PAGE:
When I was on the Shangri La, we had a training crash of an F8 Crusader on deck off the coast of Florida. I got to watch them fight that fire on the PLAT TV monitor in the comfort of the TV Studio. There was a lot of fire, but they had it out in about five minutes.
 

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Discussion Starter #26
"She", I meant to say, oops...
She isn’t an aircraft carrier either. It does carry helicopters, but it’s an amphib. LHD stands for landing helicopter dock. Aircraft carriers have hull designations that start with CV.
 

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Oohh, ya got me!
But, "The primary mission of Bonhomme Richard is to embark, deploy and land elements of a Marine landing force in amphibious assault operations by helicopter, landing craft and amphibious vehicle, and if needed, to act as a light aircraft carrier. "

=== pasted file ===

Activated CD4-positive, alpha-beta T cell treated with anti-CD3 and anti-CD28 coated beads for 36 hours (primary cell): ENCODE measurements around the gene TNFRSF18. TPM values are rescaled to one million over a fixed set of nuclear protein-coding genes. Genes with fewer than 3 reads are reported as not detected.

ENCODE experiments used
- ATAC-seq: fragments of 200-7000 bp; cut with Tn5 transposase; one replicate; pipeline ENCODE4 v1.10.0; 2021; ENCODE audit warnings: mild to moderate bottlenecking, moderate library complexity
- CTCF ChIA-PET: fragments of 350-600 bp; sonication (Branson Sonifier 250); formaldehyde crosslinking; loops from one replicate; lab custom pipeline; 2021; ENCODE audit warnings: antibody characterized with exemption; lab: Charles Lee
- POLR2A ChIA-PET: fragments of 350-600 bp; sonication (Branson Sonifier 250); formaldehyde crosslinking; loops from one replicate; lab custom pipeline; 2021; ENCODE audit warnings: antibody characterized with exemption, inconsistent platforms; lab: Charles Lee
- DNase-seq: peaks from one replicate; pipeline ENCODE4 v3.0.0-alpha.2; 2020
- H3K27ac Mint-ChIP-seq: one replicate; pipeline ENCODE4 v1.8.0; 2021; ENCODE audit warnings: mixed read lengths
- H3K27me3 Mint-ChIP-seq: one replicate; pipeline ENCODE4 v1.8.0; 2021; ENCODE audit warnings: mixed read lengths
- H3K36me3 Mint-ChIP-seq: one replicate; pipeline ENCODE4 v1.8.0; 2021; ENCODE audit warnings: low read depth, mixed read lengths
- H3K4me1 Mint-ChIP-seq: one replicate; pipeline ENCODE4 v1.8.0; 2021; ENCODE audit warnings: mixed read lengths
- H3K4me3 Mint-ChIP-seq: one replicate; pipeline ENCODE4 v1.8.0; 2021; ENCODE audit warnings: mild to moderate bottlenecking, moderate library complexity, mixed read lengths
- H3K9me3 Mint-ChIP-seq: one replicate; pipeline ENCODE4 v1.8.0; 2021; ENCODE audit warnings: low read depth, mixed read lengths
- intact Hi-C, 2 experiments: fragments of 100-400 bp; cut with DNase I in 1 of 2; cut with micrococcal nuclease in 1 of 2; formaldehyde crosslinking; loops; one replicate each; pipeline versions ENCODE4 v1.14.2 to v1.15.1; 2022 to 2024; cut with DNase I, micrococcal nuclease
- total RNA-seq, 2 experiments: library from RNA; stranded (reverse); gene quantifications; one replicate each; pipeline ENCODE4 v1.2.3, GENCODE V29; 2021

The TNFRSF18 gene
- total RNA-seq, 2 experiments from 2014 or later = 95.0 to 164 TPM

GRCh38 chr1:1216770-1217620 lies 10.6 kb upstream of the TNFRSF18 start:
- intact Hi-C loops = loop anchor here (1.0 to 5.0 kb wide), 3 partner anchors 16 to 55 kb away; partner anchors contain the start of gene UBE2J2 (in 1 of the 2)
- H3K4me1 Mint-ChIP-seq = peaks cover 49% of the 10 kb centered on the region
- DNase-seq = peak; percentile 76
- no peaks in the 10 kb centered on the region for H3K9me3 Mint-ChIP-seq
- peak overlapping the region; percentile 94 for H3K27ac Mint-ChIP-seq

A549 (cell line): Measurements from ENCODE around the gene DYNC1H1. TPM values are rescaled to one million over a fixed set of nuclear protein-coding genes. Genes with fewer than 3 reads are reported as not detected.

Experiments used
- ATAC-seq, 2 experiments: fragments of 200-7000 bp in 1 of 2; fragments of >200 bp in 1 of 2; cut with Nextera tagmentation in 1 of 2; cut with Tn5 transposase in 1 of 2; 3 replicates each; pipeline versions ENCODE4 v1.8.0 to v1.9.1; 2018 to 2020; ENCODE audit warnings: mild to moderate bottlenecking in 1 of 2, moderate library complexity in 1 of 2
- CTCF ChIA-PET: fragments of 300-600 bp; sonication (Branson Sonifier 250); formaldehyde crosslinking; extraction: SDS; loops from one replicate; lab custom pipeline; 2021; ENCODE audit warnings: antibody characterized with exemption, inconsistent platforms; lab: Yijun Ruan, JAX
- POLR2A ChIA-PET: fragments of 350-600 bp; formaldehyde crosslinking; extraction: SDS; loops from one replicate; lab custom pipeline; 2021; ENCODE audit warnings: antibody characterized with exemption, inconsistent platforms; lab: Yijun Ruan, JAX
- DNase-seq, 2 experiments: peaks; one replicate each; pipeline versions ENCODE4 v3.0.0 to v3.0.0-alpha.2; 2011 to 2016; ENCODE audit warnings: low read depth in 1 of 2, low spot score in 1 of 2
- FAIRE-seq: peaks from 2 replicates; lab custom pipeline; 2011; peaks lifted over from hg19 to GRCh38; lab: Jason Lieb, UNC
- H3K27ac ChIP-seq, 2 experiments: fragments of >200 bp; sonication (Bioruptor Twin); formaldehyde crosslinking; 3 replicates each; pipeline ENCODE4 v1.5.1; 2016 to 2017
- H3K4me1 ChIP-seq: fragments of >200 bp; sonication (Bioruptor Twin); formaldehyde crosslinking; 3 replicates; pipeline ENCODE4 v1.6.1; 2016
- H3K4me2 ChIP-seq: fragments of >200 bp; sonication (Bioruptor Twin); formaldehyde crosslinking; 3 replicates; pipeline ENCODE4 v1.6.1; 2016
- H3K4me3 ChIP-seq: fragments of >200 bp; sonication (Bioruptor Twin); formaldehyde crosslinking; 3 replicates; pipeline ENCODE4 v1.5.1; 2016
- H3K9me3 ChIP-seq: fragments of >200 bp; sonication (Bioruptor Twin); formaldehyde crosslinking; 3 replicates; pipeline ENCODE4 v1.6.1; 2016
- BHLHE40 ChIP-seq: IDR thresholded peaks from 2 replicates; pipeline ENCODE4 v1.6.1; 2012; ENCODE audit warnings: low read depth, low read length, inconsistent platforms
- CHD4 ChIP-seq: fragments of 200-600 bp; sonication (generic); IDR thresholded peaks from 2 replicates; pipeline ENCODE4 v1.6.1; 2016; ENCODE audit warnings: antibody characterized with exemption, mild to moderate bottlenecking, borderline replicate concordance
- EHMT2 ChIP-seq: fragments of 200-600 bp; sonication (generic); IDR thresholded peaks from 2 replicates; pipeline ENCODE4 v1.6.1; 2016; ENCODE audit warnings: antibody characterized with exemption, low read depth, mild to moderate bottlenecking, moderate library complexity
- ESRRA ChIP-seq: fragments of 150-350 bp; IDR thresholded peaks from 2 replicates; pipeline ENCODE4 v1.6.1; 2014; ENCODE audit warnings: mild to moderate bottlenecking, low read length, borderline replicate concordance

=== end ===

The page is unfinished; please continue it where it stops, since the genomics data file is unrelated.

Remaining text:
She can carry 20 F-35B or Harrier II, in addition to her Ospreys and helos. So, she is not a CV, you are correct, but she has an 840 foot flight deck (15 feet longer than The Big E :D), and carries fixed wing aircraft, so semantics not withstanding I can call the lady an aircraft carrier, don't ya think? I think she does lack a catapult and arresting gear. Really, beside the point.
 

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Doesn't surprise me in the least. A high volume of low velocity water fog does a great job of cooling things down to the point where it can be tolerated. A couple of the guys did melt the soles of their boondockers, though.

Sorry, that was in reply to big dodgetrains post #20, which I thought I quoted. For some reason, it did'nt show me the other posts until I posted my reply?